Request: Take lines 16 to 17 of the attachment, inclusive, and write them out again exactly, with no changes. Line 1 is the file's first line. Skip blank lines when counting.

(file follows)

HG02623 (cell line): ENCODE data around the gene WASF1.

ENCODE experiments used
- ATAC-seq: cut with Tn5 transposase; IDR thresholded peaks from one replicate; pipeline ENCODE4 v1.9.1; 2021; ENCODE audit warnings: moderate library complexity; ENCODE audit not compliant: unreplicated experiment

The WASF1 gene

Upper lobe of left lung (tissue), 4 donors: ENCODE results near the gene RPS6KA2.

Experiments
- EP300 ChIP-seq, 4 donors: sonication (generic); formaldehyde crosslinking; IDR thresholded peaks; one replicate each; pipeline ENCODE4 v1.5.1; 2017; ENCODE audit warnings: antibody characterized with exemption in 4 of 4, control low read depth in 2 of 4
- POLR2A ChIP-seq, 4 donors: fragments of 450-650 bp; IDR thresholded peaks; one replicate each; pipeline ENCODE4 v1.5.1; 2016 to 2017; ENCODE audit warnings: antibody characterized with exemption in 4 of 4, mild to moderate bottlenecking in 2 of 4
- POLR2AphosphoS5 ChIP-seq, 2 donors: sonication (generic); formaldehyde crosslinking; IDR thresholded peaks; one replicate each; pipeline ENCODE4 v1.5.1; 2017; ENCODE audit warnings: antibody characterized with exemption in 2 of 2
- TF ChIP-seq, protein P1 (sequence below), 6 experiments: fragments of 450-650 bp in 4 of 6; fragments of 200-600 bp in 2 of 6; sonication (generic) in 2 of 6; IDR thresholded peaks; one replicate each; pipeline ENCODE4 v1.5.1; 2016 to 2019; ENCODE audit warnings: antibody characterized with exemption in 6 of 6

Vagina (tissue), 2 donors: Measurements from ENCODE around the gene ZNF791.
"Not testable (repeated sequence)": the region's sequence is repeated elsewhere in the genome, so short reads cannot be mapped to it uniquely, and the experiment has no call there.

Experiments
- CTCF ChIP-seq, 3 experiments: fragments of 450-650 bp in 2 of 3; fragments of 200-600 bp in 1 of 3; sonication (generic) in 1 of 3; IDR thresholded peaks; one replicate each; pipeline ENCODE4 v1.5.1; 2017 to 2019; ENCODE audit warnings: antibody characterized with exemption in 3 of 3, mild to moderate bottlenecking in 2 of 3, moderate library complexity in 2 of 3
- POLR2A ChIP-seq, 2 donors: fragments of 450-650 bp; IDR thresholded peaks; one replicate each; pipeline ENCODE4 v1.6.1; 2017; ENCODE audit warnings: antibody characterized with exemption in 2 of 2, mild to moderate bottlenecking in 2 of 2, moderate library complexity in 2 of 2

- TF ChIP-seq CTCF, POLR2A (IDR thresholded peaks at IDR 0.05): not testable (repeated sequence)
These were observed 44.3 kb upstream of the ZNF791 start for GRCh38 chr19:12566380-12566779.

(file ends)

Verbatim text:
- TF ChIP-seq CTCF, POLR2A (IDR thresholded peaks at IDR 0.05): not testable (repeated sequence)
These were observed 44.3 kb upstream of the ZNF791 start for GRCh38 chr19:12566380-12566779.